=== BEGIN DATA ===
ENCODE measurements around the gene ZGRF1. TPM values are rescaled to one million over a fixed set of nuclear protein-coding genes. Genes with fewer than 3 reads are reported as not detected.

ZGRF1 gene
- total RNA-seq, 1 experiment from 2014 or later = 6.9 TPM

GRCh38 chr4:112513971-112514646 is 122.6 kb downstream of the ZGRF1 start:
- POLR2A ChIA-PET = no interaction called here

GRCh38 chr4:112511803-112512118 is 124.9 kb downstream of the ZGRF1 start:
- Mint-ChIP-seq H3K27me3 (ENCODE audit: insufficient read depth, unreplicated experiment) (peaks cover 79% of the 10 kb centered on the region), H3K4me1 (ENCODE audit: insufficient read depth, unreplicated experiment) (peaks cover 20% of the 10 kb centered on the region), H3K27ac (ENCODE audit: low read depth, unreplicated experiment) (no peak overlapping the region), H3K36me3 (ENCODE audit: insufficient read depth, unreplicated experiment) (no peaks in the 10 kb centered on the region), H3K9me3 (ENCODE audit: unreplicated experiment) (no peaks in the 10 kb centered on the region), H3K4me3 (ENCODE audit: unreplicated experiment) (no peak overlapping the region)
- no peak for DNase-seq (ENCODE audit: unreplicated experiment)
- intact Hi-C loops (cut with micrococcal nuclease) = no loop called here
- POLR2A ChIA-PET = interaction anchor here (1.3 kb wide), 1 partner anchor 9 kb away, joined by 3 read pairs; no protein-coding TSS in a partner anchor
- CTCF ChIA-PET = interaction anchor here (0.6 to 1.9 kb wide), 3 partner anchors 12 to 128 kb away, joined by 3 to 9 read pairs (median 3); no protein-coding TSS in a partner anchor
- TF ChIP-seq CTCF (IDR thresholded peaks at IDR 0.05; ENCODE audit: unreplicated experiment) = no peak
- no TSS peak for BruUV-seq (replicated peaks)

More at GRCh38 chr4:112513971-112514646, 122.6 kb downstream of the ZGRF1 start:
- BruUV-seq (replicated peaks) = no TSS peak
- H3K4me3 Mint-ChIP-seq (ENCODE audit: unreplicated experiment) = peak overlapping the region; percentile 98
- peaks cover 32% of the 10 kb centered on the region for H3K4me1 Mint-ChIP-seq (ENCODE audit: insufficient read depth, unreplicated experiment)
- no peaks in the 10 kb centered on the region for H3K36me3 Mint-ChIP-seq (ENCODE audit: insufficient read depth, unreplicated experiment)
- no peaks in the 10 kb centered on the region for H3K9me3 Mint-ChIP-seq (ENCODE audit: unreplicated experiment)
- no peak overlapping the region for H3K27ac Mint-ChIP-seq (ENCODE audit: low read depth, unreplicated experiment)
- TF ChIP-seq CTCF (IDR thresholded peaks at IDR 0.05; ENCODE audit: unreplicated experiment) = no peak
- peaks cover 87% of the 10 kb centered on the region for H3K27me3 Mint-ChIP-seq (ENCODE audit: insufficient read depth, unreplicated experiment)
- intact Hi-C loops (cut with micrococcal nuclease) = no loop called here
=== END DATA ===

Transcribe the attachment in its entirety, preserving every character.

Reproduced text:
ENCODE measurements around the gene ZGRF1. TPM values are rescaled to one million over a fixed set of nuclear protein-coding genes. Genes with fewer than 3 reads are reported as not detected.

ZGRF1 gene
- total RNA-seq, 1 experiment from 2014 or later = 6.9 TPM

GRCh38 chr4:112513971-112514646 is 122.6 kb downstream of the ZGRF1 start:
- POLR2A ChIA-PET = no interaction called here

GRCh38 chr4:112511803-112512118 is 124.9 kb downstream of the ZGRF1 start:
- Mint-ChIP-seq H3K27me3 (ENCODE audit: insufficient read depth, unreplicated experiment) (peaks cover 79% of the 10 kb centered on the region), H3K4me1 (ENCODE audit: insufficient read depth, unreplicated experiment) (peaks cover 20% of the 10 kb centered on the region), H3K27ac (ENCODE audit: low read depth, unreplicated experiment) (no peak overlapping the region), H3K36me3 (ENCODE audit: insufficient read depth, unreplicated experiment) (no peaks in the 10 kb centered on the region), H3K9me3 (ENCODE audit: unreplicated experiment) (no peaks in the 10 kb centered on the region), H3K4me3 (ENCODE audit: unreplicated experiment) (no peak overlapping the region)
- no peak for DNase-seq (ENCODE audit: unreplicated experiment)
- intact Hi-C loops (cut with micrococcal nuclease) = no loop called here
- POLR2A ChIA-PET = interaction anchor here (1.3 kb wide), 1 partner anchor 9 kb away, joined by 3 read pairs; no protein-coding TSS in a partner anchor
- CTCF ChIA-PET = interaction anchor here (0.6 to 1.9 kb wide), 3 partner anchors 12 to 128 kb away, joined by 3 to 9 read pairs (median 3); no protein-coding TSS in a partner anchor
- TF ChIP-seq CTCF (IDR thresholded peaks at IDR 0.05; ENCODE audit: unreplicated experiment) = no peak
- no TSS peak for BruUV-seq (replicated peaks)

More at GRCh38 chr4:112513971-112514646, 122.6 kb downstream of the ZGRF1 start:
- BruUV-seq (replicated peaks) = no TSS peak
- H3K4me3 Mint-ChIP-seq (ENCODE audit: unreplicated experiment) = peak overlapping the region; percentile 98
- peaks cover 32% of the 10 kb centered on the region for H3K4me1 Mint-ChIP-seq (ENCODE audit: insufficient read depth, unreplicated experiment)
- no peaks in the 10 kb centered on the region for H3K36me3 Mint-ChIP-seq (ENCODE audit: insufficient read depth, unreplicated experiment)
- no peaks in the 10 kb centered on the region for H3K9me3 Mint-ChIP-seq (ENCODE audit: unreplicated experiment)
- no peak overlapping the region for H3K27ac Mint-ChIP-seq (ENCODE audit: low read depth, unreplicated experiment)
- TF ChIP-seq CTCF (IDR thresholded peaks at IDR 0.05; ENCODE audit: unreplicated experiment) = no peak
- peaks cover 87% of the 10 kb centered on the region for H3K27me3 Mint-ChIP-seq (ENCODE audit: insufficient read depth, unreplicated experiment)
- intact Hi-C loops (cut with micrococcal nuclease) = no loop called here